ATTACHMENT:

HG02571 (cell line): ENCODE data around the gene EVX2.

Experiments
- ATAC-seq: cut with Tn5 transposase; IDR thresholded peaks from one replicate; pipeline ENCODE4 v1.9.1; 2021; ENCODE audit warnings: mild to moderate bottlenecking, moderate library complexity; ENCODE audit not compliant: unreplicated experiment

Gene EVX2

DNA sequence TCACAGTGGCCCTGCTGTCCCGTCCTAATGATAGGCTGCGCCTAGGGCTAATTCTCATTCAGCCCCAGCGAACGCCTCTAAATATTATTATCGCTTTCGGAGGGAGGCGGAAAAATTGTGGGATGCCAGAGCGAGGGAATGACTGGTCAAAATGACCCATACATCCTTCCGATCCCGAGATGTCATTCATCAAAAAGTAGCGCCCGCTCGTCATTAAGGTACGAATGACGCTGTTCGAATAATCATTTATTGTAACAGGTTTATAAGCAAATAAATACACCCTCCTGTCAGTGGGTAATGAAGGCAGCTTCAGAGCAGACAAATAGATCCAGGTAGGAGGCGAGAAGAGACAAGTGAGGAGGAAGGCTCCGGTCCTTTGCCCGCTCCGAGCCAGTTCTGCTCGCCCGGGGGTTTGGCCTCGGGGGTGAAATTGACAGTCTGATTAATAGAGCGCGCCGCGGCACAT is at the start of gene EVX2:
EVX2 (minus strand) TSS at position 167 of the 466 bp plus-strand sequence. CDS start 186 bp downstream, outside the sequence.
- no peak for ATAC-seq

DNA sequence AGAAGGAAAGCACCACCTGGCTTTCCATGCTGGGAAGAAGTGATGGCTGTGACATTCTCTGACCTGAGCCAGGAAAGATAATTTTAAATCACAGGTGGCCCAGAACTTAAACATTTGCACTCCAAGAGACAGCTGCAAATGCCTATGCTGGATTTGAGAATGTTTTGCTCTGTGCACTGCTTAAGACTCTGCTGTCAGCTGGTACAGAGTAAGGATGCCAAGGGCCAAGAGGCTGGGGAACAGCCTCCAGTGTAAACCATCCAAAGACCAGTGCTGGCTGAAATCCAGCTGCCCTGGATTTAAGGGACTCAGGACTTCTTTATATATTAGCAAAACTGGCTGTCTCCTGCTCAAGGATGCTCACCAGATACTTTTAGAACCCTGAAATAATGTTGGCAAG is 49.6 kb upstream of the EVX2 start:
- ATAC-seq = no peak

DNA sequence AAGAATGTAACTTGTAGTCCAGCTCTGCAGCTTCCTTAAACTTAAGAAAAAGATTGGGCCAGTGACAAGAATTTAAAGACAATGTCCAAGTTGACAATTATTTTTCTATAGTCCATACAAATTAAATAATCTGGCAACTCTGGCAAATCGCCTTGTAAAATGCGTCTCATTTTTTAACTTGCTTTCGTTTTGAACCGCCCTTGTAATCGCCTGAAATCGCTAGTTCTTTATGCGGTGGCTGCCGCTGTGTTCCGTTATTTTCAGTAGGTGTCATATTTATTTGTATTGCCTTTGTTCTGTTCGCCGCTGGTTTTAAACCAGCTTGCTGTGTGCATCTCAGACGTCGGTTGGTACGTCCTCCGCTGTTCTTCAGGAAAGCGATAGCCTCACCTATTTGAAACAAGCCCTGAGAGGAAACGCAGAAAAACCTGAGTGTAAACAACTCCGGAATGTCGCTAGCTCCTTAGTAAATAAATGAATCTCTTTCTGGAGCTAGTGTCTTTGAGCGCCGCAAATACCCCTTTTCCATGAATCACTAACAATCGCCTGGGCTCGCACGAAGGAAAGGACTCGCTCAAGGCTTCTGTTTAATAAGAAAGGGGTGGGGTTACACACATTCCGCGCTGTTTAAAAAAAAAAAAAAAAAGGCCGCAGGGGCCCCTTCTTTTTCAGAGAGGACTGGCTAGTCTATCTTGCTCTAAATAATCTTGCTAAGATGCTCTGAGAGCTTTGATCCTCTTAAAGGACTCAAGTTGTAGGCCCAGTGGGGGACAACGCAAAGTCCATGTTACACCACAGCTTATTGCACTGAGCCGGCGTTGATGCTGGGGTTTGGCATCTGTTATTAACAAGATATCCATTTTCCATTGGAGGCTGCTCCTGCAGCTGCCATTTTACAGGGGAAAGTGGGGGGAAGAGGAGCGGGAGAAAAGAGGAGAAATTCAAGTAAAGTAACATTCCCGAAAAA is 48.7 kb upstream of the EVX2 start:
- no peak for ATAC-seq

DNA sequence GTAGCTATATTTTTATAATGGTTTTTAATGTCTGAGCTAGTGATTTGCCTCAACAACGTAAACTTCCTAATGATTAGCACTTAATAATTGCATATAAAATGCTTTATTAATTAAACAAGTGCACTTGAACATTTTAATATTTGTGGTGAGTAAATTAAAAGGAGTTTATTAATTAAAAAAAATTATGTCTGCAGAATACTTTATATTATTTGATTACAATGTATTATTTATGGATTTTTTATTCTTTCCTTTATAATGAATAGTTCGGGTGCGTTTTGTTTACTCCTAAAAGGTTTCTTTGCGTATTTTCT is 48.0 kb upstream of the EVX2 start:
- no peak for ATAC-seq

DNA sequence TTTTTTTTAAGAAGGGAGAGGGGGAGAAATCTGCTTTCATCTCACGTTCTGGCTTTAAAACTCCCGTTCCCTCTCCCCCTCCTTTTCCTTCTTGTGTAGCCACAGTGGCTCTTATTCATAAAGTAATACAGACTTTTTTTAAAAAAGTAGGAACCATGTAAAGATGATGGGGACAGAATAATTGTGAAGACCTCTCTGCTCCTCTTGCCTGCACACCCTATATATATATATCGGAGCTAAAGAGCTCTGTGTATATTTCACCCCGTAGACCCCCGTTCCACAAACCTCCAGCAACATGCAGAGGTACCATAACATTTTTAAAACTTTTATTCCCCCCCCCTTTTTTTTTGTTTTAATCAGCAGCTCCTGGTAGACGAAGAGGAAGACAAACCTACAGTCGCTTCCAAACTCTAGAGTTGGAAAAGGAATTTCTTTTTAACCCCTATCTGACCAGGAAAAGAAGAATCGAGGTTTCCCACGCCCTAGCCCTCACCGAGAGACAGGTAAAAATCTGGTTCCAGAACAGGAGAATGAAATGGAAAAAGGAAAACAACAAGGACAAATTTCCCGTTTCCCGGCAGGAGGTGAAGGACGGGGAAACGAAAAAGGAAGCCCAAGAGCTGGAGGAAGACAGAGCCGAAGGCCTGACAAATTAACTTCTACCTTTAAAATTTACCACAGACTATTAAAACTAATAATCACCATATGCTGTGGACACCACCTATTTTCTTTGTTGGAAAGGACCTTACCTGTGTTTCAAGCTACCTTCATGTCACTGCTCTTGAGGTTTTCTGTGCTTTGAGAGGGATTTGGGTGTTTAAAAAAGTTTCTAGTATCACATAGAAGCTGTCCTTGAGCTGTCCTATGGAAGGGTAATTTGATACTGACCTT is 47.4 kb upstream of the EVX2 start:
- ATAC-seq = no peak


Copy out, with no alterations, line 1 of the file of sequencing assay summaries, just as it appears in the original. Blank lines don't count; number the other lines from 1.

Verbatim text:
HG02571 (cell line): ENCODE data around the gene EVX2.